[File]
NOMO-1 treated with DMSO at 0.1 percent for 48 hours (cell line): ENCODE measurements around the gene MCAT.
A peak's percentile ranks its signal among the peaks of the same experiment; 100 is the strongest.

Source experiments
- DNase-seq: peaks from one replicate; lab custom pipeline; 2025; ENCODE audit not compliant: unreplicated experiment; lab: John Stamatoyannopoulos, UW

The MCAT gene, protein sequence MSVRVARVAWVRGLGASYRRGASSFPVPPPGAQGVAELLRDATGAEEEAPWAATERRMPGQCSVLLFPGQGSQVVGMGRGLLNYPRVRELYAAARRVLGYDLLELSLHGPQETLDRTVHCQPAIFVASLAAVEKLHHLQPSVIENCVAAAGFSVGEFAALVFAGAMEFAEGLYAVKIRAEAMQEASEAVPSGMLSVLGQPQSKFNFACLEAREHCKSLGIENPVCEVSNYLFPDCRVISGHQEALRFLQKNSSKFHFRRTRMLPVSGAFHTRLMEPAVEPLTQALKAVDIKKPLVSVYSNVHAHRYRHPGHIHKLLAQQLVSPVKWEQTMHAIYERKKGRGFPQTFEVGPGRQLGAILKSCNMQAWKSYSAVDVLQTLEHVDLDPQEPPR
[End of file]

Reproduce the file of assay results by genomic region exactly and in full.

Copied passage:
NOMO-1 treated with DMSO at 0.1 percent for 48 hours (cell line): ENCODE measurements around the gene MCAT.
A peak's percentile ranks its signal among the peaks of the same experiment; 100 is the strongest.

Source experiments
- DNase-seq: peaks from one replicate; lab custom pipeline; 2025; ENCODE audit not compliant: unreplicated experiment; lab: John Stamatoyannopoulos, UW

The MCAT gene, protein sequence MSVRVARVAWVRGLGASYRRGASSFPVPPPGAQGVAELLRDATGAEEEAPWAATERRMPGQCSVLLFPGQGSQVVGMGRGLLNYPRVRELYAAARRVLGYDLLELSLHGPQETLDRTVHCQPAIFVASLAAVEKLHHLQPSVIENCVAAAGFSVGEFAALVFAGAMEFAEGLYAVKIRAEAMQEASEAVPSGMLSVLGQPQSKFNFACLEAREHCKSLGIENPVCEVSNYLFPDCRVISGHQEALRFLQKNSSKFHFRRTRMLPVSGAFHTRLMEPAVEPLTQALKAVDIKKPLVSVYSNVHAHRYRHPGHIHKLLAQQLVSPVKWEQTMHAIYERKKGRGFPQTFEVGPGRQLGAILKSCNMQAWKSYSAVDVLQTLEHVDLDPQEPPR